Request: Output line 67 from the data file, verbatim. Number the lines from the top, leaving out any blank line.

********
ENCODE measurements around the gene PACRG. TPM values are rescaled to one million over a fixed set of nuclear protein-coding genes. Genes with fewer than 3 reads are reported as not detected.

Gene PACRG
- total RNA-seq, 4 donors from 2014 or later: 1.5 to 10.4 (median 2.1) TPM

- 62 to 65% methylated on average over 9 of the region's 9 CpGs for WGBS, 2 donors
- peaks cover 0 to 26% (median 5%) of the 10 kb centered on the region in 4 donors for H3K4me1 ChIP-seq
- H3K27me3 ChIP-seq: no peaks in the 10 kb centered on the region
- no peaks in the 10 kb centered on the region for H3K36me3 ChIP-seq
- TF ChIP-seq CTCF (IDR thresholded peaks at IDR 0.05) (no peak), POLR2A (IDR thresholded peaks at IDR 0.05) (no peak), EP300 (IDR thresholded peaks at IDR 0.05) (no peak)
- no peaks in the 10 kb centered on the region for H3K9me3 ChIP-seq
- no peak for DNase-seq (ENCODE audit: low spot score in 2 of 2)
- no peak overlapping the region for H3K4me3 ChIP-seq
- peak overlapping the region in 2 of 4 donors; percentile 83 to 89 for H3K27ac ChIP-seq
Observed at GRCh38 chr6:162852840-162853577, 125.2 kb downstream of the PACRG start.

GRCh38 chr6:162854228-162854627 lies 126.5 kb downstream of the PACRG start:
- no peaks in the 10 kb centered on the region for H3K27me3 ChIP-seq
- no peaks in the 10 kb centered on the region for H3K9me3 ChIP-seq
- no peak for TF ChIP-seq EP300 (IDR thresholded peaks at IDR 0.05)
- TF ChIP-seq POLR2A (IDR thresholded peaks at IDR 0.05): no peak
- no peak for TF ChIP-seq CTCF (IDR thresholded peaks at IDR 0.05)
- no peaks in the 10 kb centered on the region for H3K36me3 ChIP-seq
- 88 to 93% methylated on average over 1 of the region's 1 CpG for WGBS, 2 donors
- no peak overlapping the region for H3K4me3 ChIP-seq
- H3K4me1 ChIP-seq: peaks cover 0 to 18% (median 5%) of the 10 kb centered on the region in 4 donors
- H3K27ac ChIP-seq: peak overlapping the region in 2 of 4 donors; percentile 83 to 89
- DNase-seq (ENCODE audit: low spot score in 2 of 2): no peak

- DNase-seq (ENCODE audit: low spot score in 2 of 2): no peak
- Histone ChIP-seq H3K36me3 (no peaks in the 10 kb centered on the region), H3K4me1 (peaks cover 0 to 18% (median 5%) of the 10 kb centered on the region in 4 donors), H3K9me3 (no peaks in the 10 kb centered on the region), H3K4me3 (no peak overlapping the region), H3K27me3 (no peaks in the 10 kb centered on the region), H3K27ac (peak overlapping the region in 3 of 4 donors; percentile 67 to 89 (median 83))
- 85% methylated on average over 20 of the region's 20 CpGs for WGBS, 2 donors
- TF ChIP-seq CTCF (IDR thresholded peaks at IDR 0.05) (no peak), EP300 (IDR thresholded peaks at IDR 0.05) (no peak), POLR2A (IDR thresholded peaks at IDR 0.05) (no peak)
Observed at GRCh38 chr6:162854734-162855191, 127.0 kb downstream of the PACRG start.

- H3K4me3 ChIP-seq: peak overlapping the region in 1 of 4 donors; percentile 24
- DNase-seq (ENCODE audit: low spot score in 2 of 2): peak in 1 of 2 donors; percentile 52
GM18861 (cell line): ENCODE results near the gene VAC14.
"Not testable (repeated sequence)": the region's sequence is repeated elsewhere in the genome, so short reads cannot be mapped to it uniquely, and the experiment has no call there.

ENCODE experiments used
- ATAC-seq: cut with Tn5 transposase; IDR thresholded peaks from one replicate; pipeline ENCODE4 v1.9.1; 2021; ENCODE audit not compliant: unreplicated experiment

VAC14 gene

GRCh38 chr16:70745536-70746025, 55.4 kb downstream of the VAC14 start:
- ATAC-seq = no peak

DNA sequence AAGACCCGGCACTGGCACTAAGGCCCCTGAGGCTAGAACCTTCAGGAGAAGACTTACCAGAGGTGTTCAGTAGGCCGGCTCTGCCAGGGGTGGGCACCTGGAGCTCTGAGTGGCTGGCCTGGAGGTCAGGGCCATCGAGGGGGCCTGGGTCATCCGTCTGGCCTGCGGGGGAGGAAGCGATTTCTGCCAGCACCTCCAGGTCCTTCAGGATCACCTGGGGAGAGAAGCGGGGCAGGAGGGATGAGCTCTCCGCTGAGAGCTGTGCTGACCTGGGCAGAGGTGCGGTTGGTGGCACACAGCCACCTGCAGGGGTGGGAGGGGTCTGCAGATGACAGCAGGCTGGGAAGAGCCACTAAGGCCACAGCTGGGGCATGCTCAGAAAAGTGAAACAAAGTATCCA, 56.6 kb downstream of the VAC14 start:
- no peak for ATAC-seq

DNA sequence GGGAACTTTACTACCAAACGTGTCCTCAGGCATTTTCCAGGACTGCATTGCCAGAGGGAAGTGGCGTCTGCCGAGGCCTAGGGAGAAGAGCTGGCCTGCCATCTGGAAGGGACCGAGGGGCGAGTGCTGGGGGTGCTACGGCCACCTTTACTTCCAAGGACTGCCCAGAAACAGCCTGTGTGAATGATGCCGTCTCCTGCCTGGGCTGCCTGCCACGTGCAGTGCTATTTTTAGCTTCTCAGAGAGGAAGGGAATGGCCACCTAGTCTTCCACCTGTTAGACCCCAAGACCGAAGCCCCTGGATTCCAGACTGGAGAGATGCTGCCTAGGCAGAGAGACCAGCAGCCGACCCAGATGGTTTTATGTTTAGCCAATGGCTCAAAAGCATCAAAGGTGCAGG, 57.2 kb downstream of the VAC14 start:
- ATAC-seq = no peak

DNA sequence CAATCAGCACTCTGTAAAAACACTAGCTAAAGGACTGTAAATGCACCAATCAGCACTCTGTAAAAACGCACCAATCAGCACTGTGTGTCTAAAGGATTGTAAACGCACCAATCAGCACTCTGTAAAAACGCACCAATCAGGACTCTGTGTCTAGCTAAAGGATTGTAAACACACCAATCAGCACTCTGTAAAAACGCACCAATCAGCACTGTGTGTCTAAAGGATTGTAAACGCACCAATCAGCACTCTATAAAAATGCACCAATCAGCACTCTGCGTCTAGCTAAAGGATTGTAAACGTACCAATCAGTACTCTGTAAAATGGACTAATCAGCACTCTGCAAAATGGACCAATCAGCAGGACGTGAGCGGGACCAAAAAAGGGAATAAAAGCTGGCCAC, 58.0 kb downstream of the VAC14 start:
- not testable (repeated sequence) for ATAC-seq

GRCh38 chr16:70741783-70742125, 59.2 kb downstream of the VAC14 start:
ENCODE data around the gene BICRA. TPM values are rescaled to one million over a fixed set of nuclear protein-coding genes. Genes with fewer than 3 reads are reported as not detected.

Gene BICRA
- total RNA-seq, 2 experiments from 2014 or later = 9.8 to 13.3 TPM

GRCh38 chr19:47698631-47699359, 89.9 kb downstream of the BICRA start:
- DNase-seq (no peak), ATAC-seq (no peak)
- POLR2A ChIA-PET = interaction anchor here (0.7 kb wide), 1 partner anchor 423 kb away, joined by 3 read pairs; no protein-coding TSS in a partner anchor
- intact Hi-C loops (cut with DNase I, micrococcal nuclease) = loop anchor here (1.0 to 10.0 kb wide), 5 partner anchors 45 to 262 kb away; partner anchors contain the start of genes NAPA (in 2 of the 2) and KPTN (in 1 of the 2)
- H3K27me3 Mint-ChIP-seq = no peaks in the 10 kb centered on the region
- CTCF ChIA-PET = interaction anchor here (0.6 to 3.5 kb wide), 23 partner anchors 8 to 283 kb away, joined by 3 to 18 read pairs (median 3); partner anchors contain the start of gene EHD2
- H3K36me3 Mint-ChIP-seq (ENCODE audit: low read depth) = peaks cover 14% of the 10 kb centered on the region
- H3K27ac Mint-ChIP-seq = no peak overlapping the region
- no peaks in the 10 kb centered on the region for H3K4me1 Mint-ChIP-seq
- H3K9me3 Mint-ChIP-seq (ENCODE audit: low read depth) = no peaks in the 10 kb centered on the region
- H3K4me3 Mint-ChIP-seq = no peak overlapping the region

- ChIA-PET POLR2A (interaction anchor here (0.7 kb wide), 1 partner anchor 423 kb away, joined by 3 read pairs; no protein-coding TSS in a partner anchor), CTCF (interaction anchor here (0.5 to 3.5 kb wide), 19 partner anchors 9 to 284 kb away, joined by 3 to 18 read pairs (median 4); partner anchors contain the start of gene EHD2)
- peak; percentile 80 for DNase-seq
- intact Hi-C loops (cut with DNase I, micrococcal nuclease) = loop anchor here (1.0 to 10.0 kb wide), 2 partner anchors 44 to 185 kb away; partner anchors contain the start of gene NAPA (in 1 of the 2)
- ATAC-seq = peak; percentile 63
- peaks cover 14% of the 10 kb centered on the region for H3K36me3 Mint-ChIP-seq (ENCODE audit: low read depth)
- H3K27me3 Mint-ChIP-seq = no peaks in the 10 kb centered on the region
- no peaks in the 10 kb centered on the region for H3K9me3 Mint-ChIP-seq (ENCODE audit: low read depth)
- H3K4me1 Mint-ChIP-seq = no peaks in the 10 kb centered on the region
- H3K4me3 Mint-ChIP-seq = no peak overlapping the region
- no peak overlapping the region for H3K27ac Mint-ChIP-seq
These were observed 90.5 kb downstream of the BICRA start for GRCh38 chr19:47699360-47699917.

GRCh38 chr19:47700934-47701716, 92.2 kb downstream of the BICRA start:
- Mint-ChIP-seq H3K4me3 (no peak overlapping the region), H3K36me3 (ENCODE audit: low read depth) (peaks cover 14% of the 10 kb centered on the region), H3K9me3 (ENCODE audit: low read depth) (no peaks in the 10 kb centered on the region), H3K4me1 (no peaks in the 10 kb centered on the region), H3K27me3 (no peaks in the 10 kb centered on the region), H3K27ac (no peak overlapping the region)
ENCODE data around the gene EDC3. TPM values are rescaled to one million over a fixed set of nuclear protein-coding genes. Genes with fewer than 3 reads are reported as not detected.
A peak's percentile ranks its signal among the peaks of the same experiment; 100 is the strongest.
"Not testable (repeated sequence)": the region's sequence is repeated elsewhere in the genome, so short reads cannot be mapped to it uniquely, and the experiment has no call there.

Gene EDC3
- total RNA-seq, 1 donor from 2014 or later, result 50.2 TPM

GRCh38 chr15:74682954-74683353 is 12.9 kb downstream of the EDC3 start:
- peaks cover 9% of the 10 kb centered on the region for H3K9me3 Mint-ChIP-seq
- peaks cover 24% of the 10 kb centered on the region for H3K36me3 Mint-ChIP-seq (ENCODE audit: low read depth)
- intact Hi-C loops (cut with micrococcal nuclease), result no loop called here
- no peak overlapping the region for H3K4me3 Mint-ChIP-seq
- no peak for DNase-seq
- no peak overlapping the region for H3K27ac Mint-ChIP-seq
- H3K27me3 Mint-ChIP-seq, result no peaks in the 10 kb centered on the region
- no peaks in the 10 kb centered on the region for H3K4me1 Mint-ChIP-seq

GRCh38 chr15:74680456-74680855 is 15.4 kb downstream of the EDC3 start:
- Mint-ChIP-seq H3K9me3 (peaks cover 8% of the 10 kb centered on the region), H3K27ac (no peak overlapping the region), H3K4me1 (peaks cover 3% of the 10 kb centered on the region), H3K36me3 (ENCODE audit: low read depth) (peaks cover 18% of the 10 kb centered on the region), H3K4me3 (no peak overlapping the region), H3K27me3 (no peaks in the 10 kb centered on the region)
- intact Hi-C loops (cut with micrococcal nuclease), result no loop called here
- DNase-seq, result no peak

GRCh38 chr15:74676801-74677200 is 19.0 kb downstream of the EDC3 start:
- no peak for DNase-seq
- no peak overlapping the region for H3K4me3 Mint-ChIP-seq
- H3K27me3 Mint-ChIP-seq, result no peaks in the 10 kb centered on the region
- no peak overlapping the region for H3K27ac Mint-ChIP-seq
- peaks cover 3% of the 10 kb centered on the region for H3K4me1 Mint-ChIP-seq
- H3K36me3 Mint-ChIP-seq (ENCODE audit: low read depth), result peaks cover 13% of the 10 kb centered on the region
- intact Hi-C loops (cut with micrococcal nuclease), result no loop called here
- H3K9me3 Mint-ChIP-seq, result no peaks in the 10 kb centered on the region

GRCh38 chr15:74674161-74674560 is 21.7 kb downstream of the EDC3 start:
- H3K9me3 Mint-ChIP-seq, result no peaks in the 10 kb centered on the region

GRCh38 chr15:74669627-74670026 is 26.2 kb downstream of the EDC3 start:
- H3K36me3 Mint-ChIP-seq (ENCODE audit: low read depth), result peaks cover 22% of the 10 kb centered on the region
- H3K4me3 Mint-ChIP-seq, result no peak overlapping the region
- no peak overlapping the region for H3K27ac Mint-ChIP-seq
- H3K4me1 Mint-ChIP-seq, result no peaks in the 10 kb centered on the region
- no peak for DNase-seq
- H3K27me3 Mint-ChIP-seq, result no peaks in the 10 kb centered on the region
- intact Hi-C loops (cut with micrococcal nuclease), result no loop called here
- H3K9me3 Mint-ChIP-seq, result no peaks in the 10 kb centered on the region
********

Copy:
- no peaks in the 10 kb centered on the region for H3K9me3 Mint-ChIP-seq (ENCODE audit: low read depth)